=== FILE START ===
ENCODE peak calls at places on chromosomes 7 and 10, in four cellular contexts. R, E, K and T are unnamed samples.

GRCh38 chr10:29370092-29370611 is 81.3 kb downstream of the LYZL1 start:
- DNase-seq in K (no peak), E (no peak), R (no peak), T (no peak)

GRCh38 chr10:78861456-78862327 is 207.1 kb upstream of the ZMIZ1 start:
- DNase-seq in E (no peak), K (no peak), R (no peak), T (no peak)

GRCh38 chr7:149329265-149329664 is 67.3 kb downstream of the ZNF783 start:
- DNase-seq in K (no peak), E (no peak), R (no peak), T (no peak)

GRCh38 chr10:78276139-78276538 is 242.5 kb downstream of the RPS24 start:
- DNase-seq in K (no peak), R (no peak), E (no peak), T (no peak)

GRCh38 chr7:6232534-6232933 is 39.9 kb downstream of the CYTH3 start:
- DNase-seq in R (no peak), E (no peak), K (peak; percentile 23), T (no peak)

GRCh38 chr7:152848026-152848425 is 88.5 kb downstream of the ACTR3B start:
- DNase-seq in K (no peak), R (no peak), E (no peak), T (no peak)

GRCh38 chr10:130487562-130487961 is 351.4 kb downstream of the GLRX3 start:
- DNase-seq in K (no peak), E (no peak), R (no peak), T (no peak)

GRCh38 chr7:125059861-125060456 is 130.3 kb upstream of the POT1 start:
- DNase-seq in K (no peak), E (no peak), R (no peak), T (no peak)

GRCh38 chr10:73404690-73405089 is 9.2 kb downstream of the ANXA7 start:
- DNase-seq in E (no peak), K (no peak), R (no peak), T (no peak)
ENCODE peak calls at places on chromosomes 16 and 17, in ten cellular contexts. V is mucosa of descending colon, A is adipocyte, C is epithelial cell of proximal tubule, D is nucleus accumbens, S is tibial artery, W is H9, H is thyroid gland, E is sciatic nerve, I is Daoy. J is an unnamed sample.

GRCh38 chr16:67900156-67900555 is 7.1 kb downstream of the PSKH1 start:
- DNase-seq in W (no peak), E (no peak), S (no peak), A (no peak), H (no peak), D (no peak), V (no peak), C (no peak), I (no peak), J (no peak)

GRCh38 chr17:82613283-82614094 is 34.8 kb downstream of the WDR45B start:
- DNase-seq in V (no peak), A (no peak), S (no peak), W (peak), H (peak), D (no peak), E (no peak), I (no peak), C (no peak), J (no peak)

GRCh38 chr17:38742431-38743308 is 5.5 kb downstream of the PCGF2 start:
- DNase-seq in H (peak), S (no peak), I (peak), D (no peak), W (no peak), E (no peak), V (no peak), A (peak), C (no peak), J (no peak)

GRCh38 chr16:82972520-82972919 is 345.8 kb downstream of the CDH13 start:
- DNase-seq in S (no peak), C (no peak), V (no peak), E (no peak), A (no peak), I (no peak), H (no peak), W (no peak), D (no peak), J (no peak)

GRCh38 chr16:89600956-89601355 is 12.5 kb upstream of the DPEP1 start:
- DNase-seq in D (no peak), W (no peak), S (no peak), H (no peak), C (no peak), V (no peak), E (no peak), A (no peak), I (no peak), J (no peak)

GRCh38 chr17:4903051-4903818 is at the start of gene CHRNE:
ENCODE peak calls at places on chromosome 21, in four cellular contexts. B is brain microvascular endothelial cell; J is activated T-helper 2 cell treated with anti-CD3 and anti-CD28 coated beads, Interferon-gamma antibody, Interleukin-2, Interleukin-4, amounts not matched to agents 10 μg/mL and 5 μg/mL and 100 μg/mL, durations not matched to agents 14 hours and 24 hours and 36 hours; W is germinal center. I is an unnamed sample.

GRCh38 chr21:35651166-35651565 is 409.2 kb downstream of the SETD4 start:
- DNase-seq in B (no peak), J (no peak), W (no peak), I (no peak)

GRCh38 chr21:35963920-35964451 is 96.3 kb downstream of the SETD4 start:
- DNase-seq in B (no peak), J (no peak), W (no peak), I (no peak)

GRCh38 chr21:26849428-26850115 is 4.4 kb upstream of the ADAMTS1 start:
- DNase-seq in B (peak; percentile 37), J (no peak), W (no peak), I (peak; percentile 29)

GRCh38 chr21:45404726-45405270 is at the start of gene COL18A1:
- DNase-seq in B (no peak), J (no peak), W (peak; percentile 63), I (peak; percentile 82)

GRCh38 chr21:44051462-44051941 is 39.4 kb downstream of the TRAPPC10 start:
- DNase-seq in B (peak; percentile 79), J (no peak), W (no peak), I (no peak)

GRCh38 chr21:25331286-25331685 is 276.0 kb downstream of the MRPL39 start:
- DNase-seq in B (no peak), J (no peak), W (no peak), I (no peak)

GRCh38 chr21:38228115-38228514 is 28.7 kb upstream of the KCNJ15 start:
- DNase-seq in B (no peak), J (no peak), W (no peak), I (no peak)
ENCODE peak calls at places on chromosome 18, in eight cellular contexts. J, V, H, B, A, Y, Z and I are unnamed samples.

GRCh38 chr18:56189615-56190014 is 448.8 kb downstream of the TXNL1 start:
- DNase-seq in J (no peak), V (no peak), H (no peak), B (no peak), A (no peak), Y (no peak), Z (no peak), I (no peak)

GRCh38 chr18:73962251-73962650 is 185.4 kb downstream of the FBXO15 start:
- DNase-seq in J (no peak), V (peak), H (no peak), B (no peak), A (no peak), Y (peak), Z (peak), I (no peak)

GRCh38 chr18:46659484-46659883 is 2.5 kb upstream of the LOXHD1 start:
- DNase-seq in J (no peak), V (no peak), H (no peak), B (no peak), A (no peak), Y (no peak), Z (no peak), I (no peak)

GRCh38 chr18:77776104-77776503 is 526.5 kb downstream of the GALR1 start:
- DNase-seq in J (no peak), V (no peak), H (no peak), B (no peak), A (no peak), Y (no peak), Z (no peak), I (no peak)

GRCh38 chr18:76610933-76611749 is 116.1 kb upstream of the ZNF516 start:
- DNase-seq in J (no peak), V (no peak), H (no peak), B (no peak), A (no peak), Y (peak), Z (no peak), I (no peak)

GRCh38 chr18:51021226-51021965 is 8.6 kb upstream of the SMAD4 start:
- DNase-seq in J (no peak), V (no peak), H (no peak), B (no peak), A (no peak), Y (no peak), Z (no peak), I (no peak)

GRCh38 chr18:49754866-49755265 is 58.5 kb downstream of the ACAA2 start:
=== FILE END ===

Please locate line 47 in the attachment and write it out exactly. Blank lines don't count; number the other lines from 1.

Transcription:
ENCODE peak calls at places on chromosome 18, in eight cellular contexts. J, V, H, B, A, Y, Z and I are unnamed samples.